Granted, it isn’t possible to hide your number from your healthcare provider because he or she will need it for billing purposes. However, you don’t want to give it out to anyone else, even if they offer you something of value (like money or a free gift) in exchange for free medical care.

But what if someone calls you saying they’re from Medicare and then requests your personal information over the phone? Medicare.gov says there are only two instances in which this agency will ever call you and request this type of information:

  1. The first is if they’re from a Medicare plan that you’re already a member of, which automatically rules out anyone who calls you about a plan that you’re not currently on.
  2. The other is if you called them and left them a message and they are calling you back.

Other than these two instances, if you get a phone call from someone claiming to be from Medicare and asking for your number, don’t give it out as this is likely a scam. Some may even threaten to cancel your benefits if you are unwilling to give up the information, but don’t fall for this. Instead, if there is ever a question about the validity of the call or caller, just hang up and call Medicare directly at (800) 633-4227 to let them know what happened. If they were the ones that called, they can connect you with the correct person or department.

It’s also important to realize that between April 2018 and April 2019, all Medicare recipients will receive new identification cards. These red, white, and blue cards will automatically be sent to you at the address listed on your Social Security account, so there is no need to call and request it. Also, the number on the card is different than your Social Security Number, which better protects your identity.

If you’re already on a Medicare plan, this new card will not change your coverage or benefits. However, Medicare.gov does suggest that you keep your old identification cards if you’re in a Medicare Advantage Plan (HMO or PPO) because your healthcare provider may ask to see it too. Other than that, once you get the new card in the mail, which is a paper card so it is easier for your healthcare providers to copy, you can destroy your old one.

Don’t be afraid to inquire about how much Medicaid is going to be billed for any testing the doctor wants to run or for the prescriptions prescribed.

There are other things you can do to avoid being a victim of Medicare fraud.

Medicare.gov suggests that you always take the time to ask questions about your medical care and how it relates to your specific Medicaid plan. Don’t be afraid to inquire about how much Medicaid is going to be billed for any testing the doctor wants to run or for the prescriptions he or she prescribes. You have every right to know this information.

Additionally, if your healthcare provider ever mentions knowing how to bill your Medicaid policy so it pays when it shouldn’t, consider this a red flag. By taking this type of action, he or she is committing fraud against your plan.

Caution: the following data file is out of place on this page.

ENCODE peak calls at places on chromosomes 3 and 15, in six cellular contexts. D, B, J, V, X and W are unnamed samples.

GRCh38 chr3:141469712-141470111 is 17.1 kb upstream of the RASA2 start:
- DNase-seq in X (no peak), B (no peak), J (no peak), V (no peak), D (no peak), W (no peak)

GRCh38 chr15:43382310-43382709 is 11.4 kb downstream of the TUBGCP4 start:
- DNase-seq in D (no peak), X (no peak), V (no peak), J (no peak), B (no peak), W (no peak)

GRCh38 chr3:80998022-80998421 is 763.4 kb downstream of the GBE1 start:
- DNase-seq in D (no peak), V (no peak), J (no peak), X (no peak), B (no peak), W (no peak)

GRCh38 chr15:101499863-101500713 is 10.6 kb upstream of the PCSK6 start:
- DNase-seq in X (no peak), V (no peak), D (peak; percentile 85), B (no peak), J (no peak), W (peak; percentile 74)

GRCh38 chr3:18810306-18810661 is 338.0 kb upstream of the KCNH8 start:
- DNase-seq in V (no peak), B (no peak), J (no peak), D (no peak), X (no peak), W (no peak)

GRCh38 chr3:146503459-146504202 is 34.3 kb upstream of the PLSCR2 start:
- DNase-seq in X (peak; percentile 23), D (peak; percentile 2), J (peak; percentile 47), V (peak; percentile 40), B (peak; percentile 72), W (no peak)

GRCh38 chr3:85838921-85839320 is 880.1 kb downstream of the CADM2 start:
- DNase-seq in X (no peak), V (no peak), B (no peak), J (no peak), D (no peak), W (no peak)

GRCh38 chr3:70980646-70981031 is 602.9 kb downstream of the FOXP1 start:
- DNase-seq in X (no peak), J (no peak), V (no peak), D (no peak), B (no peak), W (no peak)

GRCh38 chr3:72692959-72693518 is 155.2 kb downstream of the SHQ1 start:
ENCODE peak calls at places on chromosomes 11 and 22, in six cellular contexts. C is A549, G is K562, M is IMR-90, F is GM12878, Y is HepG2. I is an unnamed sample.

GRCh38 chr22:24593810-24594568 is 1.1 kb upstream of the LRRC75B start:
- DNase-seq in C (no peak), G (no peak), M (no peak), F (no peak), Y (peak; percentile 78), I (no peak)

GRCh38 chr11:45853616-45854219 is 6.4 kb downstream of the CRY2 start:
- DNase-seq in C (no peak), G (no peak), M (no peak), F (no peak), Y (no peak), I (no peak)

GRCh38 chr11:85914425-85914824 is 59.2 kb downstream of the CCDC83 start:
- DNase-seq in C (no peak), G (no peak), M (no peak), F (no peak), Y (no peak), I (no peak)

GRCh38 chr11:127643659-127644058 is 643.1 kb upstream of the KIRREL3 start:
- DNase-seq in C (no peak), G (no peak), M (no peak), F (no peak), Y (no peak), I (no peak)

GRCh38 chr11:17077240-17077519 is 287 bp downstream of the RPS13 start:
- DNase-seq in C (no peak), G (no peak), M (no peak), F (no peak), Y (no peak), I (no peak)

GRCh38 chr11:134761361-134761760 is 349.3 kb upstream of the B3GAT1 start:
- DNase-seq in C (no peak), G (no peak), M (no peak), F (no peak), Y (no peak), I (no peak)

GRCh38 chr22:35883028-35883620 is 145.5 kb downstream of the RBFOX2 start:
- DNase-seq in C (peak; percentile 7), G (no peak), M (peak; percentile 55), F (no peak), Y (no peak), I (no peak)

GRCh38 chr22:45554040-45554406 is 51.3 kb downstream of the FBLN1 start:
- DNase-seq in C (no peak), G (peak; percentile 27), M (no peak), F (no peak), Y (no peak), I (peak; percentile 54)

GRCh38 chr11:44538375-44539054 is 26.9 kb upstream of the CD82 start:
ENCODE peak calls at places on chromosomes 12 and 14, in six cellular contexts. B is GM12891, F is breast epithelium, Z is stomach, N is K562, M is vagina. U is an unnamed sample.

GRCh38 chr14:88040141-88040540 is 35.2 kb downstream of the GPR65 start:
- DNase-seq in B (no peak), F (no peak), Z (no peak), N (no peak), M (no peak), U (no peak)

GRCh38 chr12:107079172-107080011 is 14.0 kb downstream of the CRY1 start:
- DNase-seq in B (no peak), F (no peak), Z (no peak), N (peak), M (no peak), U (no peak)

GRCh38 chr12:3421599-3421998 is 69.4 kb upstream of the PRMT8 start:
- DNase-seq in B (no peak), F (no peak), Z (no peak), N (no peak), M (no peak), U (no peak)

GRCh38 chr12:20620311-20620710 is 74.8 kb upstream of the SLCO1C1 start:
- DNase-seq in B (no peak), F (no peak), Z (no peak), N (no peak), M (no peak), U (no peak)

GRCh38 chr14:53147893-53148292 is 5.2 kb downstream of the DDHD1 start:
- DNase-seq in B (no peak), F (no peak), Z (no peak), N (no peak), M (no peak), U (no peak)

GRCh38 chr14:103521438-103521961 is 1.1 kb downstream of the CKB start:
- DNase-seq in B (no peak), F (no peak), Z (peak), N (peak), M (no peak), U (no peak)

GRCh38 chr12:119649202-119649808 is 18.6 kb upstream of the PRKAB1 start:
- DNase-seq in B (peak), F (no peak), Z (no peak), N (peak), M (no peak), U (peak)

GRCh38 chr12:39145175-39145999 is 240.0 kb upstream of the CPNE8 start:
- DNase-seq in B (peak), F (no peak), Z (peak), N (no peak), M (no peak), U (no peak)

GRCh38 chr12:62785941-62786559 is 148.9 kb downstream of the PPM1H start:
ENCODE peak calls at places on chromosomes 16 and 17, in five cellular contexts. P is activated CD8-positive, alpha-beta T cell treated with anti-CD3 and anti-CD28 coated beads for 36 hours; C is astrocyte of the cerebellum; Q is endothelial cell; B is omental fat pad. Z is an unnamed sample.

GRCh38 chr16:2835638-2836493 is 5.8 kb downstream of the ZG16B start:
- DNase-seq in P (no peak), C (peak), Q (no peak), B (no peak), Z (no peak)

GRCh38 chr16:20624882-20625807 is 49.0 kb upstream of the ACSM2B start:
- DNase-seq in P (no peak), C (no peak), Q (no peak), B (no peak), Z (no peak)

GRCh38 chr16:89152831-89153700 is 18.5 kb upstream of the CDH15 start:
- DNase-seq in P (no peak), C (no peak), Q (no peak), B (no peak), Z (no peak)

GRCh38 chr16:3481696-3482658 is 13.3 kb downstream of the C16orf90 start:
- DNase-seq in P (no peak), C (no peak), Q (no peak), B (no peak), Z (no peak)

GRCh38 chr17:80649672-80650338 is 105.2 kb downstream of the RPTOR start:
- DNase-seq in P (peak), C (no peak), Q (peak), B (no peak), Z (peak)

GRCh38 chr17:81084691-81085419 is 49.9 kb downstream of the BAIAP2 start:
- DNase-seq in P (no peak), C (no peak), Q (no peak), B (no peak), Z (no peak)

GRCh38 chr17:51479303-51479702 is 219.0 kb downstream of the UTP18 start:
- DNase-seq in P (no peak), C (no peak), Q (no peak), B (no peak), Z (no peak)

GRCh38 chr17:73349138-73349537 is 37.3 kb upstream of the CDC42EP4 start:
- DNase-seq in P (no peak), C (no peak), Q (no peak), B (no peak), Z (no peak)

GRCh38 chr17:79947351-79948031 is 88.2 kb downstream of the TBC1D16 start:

Medicare.gov also recommends learning as much about Medicare as possible so you are aware of what types of services and procedures can be billed under your policy and which ones cannot. If you’re not sure and want to find out, perform an online search to find you the information you want.

Another way to keep from being a victim of Medicare fraud is to double-check your Medicare statements when you receive them. This requires taking a moment to compare the dates of your doctor’s appointments and/or medical tests with those listed on the form. Keeping track of them on a calendar makes this process easier because all you have to do is check one against the other. Also, double-check the diagnoses listed on the statement to ensure those are correct as well.

While these are just a few of the things you can do to better protect yourself from becoming a victim of Medicare fraud, Medicare.gov says there are some things you don’t want to do. These include not letting anyone talk you into medical services you don’t need, not accepting medical supplies from anyone who comes to your door to sell them to you, and not letting anyone review your medical records beyond your normal healthcare providers.

Performing these actions can help prevent any type of Medicare fraud that occurs against you as the patient. Yet, despite your best efforts, you may someday have suspicions of fraud or learn that your medical records have been compromised. What should you do then?

Take a few preventative actions and report any suspected fraud immediately.

If you believe that you are a victim of Medicare fraud or if you have unequivocal proof, the first thing you want to do is report it to the authorities. Medicare.gov shares that there are three ways to do this:

  1. Call Medicare.gov at (800) 633-4227
  2. Call the Office of the Inspector General at (800) HHS-TIPS (800-447-8477)
  3. File an online report with the Office of the Inspector General

Regardless of which option you choose, you will need certain information handy before you can file a report. 

  • Your name and Medicare number
  • Allegedly fraudulent provider’s name and identifying information
  • The item or service you’re questioning and the date it was allegedly provided or performed
  • The amount paid by Medicare
  • The reason(s)
  •  why you believe it shouldn’t been covered

Medicare is so intent on stopping the frauds committed against the system that they even offer a 10 percent or $1,000 reward (whichever is less) for sharing this type of information. 

To be eligible to receive the reward, the suspected fraud of course must be confirmed. Additionally, the individual or organization involved cannot already be under investigation for this type of offense, and the fraud has to lead to the recovery of a minimum of $100 in Medicare money. Obviously, you also cannot have been involved in the fraud or the recipient of another fraud-based award under any other qualifying government program.

Medicare fraud is a big business, especially with the many types of fraud that exist. However, as long as you take a few preventative actions and report any suspected fraud immediately, then you’re doing your part to put an end to dishonest healthcare providers intent on earning more than they deserve.